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Rob Lloyd Leaving San Jose to Become CTO in Seattle

The deputy city manager, who previously served as CIO for more than five years, will leave the Silicon Valley to become chief technology officer and head the Information Technology Department in Seattle, Wash.

The Seattle, Washington waterfront skyline, Space Needle visible, on a sunny day.
Rob Lloyd, a deputy city manager for San Jose and, before that, its longtime technology leader, is departing the Silicon Valley for a new tech position in Seattle.
Rob Lloyd.
Lloyd, whose areas of responsibility at San Jose most recently included its transportation and aviation city service area; the technology and cybersecurity portfolio; and the planning and permitting focus area, will become Seattle’s next next interim chief technology officer (CTO) and director of its Information Technology Department. (Lloyd’s employment with the city will carry the “interim” status until his hiring is approved by the Seattle City Council, according to city personnel policy.)

“My time in San Jose has been a gift,” Lloyd said in an email to Government Technology, followed by praise for all of those in city government with whom he has worked — including city managers Jennifer Maguire, Dave Sykes, and Norberto Dueñas; mayors Matt Mahan and Sam Liccardo; and the City Council.

Lloyd described his decision to pursue and accept the CTO position in Seattle as “a combination of a family move and a professional opportunity.”

“The [Bruce] Harrell administration defined challenges that aligned with work and partnerships that are impactful and meaningful to me,” Lloyd said. “On the personal side, we’ll be moving close to my wife’s parents. My family is excited to make the move and to be together.”

Jim Loter has been the interim CTO in Seattle for the past three years. He will remain on staff, the city confirmed.

“Rob is a well-known and well-respected leader in his field, and I believe his knowledge, experience, and commitment to public service will help him succeed in a role that is connected to everything we do as a city,” Seattle Mayor Bruce Harrell said Thursday in a statement. “I want to thank Jim Loter for his exemplary and long-standing work for the city, both as interim CTO the past three years and across many roles for years before that.”

San Jose will begin the recruitment process for a new deputy city manager in the coming weeks, Maguire said.

“We have had the pleasure of working with Rob Lloyd for the past eight years and greatly value his contributions,” she said via email. “Our heartfelt congratulations to him on his new and exciting role as the city of Seattle’s chief technology officer. We wish him all the best in his future endeavors.”

Lloyd will begin his new role in Seattle on June 24. He has been serving San Jose, the nation’s 10th largest city and center of the Silicon Valley tech ecosystem, since June 2016, when he joined as CIO.

“It is a privilege to join the city of Seattle and the Seattle community,” Lloyd said in a statement. “I’m looking forward to working with our teams and partners to make a difference in that mission.”

The One Seattle Initiative, a signature policy direction put forward by Harrell to address issues like safety, partnerships and technology, is an area Lloyd said he is ready to work on, as it “directly takes on the biggest challenges of cities today. It calls on the use of technology, innovation, and data to achieve better and more equitable outcomes for residents.”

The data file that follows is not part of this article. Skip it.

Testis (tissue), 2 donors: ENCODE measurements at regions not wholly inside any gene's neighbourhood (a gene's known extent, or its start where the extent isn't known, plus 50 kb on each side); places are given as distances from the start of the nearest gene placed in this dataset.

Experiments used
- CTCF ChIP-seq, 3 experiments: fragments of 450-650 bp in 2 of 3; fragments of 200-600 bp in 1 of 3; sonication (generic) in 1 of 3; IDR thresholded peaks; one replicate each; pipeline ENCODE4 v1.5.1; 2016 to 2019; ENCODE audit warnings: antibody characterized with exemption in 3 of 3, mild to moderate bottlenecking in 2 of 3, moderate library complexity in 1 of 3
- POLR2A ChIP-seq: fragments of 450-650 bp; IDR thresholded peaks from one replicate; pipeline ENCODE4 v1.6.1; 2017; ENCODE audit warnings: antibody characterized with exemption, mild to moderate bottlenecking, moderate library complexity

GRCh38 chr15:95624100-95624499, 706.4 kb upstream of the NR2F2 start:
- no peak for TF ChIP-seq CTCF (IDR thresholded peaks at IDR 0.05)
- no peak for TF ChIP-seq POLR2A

During his time in San Jose — working in concert with leaders like former Mayor Sam Liccardo, former Chief Innovation Officer Shireen Santosham, Director of the Office of Civic Innovation Dolan Beckel and others — Lloyd was a guiding force toward advancing innovations, modernizing legacy systems and leading in areas like privacy, artificial intelligence and equity.

“From rebuilding the IT Department and our awards as the nation’s top digital city, to establishing the city’s cybersecurity and privacy programs that now safeguard city operations, we set high standards and had fun,” Lloyd reflected.

As with many cities, the COVID-19 pandemic hastened the adoption of numerous technologies in San Jose, some of it already eyed, then fast-tracked.

“I was privileged to co-lead COVID-19 logistics through the pandemic with our public works and emergency management crews that protected lives and livelihoods,” Lloyd said. “We set innovative partnerships with world-leading companies and nonprofits.”

Lloyd helped to advance initiatives like the San Jose Digital Inclusion Fund, a program launched about five years ago that is set to generate some $24 million over 10 years. The funding helps to provide access to devices, digital literacy skills and Internet access for homes that are not connected to the Internet. The city would go on to create “a pioneering Digital Inclusion program with the East Side Union High School District and the Mayor’s Office that now serves over 160,000 people,” Lloyd said.

Prior to his time in San Jose, Lloyd headed up the Department of Information Technology in Avondale, Ariz., where, in 2015 he was first named one of Government Technology’s Top 25 Doers, Dreamers and Drivers. In 2020, Lloyd, along with Liccardo, Beckel, Santosham and Deputy City Manager Kip Harkness, were named Doers, Dreamers and Drivers as part of Team San Jose. Lloyd served as CIO for Ashland, Ore., before joining Avondale.
Skip Descant writes about smart cities, the Internet of Things, transportation and other areas. He spent more than 12 years reporting for daily newspapers in Mississippi, Arkansas, Louisiana and California. He lives in downtown Yreka, Calif.